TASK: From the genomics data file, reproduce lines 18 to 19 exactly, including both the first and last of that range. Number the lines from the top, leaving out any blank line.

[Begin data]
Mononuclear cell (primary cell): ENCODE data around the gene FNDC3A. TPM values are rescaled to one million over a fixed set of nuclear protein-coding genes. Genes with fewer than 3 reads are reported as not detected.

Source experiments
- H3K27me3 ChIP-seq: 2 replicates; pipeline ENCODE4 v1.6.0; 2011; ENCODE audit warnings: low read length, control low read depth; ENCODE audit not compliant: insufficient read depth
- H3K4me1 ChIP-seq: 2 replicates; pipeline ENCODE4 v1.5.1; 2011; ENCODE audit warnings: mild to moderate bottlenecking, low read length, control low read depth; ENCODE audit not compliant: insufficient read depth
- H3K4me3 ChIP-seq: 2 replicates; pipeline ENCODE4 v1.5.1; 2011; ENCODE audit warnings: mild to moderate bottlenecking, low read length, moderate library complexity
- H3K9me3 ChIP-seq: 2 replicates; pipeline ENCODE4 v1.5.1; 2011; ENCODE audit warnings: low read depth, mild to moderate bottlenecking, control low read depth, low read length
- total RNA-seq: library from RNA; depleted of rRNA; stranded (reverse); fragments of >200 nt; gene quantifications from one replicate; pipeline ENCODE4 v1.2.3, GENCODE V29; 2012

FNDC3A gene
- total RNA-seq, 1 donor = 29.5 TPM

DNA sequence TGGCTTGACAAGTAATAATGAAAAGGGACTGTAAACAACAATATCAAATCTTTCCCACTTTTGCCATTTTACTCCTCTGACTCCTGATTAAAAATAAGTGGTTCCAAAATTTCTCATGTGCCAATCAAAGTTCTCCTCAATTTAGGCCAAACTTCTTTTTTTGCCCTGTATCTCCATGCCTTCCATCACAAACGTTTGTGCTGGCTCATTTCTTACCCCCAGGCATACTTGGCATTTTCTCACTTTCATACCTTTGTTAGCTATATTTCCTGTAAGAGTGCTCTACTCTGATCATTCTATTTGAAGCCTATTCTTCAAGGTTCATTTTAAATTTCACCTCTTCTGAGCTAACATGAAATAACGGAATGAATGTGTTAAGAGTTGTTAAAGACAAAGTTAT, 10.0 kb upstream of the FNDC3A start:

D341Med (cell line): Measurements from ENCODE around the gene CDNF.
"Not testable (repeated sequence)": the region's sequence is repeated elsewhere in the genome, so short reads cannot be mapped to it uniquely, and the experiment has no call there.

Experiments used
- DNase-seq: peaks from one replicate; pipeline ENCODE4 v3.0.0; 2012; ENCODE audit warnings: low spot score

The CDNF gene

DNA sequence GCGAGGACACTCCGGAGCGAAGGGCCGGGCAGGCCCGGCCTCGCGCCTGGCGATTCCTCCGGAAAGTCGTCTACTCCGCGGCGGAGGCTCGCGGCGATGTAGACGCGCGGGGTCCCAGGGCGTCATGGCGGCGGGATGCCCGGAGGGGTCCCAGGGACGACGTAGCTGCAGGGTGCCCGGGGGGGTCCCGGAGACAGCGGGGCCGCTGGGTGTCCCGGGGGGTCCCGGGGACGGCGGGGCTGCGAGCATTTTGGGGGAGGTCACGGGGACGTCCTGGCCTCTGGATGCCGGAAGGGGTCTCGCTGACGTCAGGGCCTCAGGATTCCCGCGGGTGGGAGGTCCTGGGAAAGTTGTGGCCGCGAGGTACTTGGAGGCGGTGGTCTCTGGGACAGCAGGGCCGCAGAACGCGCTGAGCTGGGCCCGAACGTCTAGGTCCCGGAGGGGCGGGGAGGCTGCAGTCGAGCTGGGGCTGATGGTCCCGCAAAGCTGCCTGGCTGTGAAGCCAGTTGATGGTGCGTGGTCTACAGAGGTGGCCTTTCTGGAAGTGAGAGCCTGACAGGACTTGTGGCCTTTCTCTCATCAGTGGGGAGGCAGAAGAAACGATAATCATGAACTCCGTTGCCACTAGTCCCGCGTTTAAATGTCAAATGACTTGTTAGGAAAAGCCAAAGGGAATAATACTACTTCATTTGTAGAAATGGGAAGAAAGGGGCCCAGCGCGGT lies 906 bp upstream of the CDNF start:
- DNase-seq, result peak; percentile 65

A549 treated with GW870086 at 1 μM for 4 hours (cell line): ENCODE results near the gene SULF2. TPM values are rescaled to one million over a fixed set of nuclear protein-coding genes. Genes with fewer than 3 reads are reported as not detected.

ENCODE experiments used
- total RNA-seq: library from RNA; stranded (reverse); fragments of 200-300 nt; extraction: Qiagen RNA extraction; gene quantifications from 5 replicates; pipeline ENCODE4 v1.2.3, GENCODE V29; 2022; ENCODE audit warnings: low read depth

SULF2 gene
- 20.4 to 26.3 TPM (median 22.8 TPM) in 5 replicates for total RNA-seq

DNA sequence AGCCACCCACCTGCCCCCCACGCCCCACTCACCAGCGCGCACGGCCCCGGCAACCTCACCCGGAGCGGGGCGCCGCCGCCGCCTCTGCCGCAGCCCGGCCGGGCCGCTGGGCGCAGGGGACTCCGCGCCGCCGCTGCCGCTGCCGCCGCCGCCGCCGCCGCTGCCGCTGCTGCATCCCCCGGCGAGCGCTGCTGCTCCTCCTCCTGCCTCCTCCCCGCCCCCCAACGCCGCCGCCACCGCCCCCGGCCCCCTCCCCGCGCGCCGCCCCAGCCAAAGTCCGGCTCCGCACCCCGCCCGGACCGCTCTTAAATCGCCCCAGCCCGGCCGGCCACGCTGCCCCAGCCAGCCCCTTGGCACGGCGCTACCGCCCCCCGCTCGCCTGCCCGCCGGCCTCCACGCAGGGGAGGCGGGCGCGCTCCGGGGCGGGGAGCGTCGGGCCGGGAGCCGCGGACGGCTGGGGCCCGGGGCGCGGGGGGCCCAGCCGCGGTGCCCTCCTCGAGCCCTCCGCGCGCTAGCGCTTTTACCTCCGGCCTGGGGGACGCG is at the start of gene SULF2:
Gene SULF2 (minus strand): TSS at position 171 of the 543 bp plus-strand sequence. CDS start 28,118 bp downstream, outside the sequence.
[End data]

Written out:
A549 treated with GW870086 at 1 μM for 4 hours (cell line): ENCODE results near the gene SULF2. TPM values are rescaled to one million over a fixed set of nuclear protein-coding genes. Genes with fewer than 3 reads are reported as not detected.

ENCODE experiments used